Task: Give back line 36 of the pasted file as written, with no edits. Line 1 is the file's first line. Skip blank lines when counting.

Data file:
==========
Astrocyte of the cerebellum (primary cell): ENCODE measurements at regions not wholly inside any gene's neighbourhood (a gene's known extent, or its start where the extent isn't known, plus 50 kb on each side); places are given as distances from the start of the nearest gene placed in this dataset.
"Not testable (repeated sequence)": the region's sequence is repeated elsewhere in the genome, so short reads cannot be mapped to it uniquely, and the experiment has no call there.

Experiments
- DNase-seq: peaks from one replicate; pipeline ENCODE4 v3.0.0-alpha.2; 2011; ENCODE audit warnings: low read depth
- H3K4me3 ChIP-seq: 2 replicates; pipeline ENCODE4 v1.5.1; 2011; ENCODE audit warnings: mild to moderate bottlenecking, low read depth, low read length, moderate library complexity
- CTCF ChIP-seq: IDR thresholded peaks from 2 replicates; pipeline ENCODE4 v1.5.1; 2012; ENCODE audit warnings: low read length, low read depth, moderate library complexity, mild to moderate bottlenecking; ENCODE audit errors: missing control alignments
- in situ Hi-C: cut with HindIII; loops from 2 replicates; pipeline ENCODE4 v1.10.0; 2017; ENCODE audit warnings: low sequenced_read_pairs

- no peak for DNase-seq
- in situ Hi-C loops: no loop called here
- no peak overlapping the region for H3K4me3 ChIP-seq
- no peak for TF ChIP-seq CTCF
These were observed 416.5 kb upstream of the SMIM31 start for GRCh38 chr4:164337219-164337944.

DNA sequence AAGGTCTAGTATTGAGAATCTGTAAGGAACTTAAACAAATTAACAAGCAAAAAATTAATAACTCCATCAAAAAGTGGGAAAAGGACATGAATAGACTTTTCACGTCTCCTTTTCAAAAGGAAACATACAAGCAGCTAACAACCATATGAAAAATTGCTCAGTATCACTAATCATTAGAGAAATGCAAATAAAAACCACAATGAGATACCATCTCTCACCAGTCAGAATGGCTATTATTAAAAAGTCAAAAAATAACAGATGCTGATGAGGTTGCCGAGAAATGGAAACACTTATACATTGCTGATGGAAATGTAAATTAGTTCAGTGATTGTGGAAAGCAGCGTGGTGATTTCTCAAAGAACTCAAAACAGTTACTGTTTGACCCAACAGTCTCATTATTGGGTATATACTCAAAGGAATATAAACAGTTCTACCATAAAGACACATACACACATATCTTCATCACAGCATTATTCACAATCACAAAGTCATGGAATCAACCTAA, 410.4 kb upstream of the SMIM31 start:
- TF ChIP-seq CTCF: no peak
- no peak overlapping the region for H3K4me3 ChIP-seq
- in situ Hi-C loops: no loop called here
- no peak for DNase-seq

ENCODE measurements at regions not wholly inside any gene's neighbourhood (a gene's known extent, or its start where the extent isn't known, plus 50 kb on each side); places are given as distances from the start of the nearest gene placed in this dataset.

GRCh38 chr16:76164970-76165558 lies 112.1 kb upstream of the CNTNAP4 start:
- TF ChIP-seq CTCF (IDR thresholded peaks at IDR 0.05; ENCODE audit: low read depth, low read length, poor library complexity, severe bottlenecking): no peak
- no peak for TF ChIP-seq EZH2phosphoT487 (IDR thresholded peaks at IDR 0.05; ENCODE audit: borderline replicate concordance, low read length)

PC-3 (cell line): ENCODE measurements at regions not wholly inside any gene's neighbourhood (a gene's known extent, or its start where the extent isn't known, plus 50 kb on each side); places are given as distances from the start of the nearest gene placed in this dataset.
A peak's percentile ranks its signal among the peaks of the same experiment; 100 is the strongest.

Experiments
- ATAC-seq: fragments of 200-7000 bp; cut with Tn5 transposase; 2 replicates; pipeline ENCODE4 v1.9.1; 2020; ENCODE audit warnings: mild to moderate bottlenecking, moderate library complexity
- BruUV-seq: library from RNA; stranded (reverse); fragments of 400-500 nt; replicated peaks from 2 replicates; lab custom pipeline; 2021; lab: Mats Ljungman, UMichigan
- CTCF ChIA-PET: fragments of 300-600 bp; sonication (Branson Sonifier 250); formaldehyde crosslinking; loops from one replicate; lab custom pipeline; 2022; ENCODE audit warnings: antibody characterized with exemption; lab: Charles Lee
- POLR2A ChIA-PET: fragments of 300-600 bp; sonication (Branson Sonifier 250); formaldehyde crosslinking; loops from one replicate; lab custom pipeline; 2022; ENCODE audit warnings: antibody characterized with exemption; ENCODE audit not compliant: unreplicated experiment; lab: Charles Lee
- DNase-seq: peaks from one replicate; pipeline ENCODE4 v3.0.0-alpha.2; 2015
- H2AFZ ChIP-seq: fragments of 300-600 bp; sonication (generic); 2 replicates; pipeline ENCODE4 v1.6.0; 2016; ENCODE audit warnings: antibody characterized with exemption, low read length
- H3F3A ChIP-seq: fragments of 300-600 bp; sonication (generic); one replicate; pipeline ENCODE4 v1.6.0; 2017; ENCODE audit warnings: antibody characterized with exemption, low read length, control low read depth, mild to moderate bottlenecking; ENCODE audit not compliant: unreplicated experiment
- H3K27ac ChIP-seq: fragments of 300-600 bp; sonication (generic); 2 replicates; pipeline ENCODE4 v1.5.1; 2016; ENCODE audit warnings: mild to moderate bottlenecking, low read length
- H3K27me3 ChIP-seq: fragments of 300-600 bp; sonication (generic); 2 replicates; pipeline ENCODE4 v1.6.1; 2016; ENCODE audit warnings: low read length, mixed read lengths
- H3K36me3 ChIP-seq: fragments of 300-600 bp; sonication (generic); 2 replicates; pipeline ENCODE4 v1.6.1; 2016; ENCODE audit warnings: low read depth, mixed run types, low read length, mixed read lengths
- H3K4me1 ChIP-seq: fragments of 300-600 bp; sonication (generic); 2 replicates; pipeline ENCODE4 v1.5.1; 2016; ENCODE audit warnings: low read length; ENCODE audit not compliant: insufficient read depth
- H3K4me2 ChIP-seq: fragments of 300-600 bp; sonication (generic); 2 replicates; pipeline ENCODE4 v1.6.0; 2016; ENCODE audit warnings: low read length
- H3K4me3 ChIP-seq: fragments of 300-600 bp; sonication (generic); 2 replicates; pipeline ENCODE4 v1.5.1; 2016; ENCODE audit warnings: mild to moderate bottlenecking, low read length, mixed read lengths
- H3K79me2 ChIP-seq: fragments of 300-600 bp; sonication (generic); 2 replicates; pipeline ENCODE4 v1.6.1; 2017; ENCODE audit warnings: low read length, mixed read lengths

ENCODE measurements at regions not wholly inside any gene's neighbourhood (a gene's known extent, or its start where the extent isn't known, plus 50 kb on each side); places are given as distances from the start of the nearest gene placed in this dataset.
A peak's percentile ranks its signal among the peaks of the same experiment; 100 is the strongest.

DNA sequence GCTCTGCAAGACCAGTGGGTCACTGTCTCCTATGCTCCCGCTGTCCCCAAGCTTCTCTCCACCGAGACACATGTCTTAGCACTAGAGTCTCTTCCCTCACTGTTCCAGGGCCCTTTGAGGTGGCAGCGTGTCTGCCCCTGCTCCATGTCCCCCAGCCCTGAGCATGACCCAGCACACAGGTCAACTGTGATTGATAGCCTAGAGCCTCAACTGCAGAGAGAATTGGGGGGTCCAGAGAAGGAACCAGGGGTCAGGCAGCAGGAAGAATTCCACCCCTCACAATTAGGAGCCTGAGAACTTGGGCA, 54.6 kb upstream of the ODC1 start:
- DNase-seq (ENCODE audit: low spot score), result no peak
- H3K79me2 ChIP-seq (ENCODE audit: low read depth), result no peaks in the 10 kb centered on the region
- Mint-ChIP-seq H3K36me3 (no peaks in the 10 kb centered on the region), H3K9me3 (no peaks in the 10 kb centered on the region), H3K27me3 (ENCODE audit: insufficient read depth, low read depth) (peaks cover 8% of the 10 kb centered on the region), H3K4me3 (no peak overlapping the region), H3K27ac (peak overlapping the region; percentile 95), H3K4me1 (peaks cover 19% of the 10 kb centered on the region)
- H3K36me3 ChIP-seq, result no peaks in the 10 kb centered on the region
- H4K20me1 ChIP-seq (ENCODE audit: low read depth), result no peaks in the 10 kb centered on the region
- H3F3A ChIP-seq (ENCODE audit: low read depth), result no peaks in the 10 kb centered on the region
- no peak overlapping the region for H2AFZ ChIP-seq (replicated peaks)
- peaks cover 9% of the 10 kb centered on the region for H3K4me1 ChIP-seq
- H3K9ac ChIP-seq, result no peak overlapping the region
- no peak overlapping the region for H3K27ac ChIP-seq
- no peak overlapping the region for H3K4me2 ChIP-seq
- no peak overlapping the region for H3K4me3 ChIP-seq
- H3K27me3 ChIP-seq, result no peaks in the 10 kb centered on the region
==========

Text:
- H3K4me2 ChIP-seq: fragments of 300-600 bp; sonication (generic); 2 replicates; pipeline ENCODE4 v1.6.0; 2016; ENCODE audit warnings: low read length